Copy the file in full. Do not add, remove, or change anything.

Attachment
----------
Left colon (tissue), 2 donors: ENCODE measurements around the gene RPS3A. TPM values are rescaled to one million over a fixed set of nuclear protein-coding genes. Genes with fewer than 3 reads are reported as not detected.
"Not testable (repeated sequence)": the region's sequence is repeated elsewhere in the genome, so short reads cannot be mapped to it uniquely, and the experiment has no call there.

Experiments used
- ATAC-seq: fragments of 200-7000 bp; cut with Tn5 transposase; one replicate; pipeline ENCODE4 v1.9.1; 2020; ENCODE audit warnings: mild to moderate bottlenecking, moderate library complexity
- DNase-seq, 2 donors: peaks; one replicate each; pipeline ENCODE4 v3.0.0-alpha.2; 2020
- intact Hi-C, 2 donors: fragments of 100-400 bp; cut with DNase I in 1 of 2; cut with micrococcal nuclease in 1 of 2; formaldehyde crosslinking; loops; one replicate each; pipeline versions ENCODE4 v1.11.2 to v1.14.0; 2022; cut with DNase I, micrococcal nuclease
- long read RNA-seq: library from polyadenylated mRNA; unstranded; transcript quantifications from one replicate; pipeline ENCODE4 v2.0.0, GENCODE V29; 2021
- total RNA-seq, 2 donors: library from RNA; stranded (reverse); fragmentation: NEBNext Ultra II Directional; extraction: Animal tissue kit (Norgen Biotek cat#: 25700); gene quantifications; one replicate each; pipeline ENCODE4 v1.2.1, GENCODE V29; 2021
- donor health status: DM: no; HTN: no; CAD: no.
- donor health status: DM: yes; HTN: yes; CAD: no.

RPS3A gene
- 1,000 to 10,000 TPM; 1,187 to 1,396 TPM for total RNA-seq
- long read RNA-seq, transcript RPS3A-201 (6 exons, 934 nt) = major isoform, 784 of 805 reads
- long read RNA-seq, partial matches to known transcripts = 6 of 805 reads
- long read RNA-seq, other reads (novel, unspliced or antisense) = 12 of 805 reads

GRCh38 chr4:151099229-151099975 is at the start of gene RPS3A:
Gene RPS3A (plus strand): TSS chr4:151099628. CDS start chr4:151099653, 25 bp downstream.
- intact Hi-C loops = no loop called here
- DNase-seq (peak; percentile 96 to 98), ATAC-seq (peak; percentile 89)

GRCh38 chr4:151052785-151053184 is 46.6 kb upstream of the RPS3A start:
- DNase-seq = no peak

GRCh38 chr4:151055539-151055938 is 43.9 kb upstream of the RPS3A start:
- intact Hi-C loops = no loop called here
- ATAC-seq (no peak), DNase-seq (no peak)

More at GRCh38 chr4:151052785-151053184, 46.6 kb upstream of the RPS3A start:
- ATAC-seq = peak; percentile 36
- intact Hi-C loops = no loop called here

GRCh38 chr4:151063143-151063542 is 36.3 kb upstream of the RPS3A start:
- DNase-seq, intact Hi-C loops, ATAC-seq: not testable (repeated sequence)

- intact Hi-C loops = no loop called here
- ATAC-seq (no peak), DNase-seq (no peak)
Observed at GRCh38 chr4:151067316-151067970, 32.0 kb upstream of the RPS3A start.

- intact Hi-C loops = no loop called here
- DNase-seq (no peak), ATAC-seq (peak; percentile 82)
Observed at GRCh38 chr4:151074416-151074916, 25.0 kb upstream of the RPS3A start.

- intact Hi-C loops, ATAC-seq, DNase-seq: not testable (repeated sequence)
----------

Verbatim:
Left colon (tissue), 2 donors: ENCODE measurements around the gene RPS3A. TPM values are rescaled to one million over a fixed set of nuclear protein-coding genes. Genes with fewer than 3 reads are reported as not detected.
"Not testable (repeated sequence)": the region's sequence is repeated elsewhere in the genome, so short reads cannot be mapped to it uniquely, and the experiment has no call there.

Experiments used
- ATAC-seq: fragments of 200-7000 bp; cut with Tn5 transposase; one replicate; pipeline ENCODE4 v1.9.1; 2020; ENCODE audit warnings: mild to moderate bottlenecking, moderate library complexity
- DNase-seq, 2 donors: peaks; one replicate each; pipeline ENCODE4 v3.0.0-alpha.2; 2020
- intact Hi-C, 2 donors: fragments of 100-400 bp; cut with DNase I in 1 of 2; cut with micrococcal nuclease in 1 of 2; formaldehyde crosslinking; loops; one replicate each; pipeline versions ENCODE4 v1.11.2 to v1.14.0; 2022; cut with DNase I, micrococcal nuclease
- long read RNA-seq: library from polyadenylated mRNA; unstranded; transcript quantifications from one replicate; pipeline ENCODE4 v2.0.0, GENCODE V29; 2021
- total RNA-seq, 2 donors: library from RNA; stranded (reverse); fragmentation: NEBNext Ultra II Directional; extraction: Animal tissue kit (Norgen Biotek cat#: 25700); gene quantifications; one replicate each; pipeline ENCODE4 v1.2.1, GENCODE V29; 2021
- donor health status: DM: no; HTN: no; CAD: no.
- donor health status: DM: yes; HTN: yes; CAD: no.

RPS3A gene
- 1,000 to 10,000 TPM; 1,187 to 1,396 TPM for total RNA-seq
- long read RNA-seq, transcript RPS3A-201 (6 exons, 934 nt) = major isoform, 784 of 805 reads
- long read RNA-seq, partial matches to known transcripts = 6 of 805 reads
- long read RNA-seq, other reads (novel, unspliced or antisense) = 12 of 805 reads

GRCh38 chr4:151099229-151099975 is at the start of gene RPS3A:
Gene RPS3A (plus strand): TSS chr4:151099628. CDS start chr4:151099653, 25 bp downstream.
- intact Hi-C loops = no loop called here
- DNase-seq (peak; percentile 96 to 98), ATAC-seq (peak; percentile 89)

GRCh38 chr4:151052785-151053184 is 46.6 kb upstream of the RPS3A start:
- DNase-seq = no peak

GRCh38 chr4:151055539-151055938 is 43.9 kb upstream of the RPS3A start:
- intact Hi-C loops = no loop called here
- ATAC-seq (no peak), DNase-seq (no peak)

More at GRCh38 chr4:151052785-151053184, 46.6 kb upstream of the RPS3A start:
- ATAC-seq = peak; percentile 36
- intact Hi-C loops = no loop called here

GRCh38 chr4:151063143-151063542 is 36.3 kb upstream of the RPS3A start:
- DNase-seq, intact Hi-C loops, ATAC-seq: not testable (repeated sequence)

- intact Hi-C loops = no loop called here
- ATAC-seq (no peak), DNase-seq (no peak)
Observed at GRCh38 chr4:151067316-151067970, 32.0 kb upstream of the RPS3A start.

- intact Hi-C loops = no loop called here
- DNase-seq (no peak), ATAC-seq (peak; percentile 82)
Observed at GRCh38 chr4:151074416-151074916, 25.0 kb upstream of the RPS3A start.

- intact Hi-C loops, ATAC-seq, DNase-seq: not testable (repeated sequence)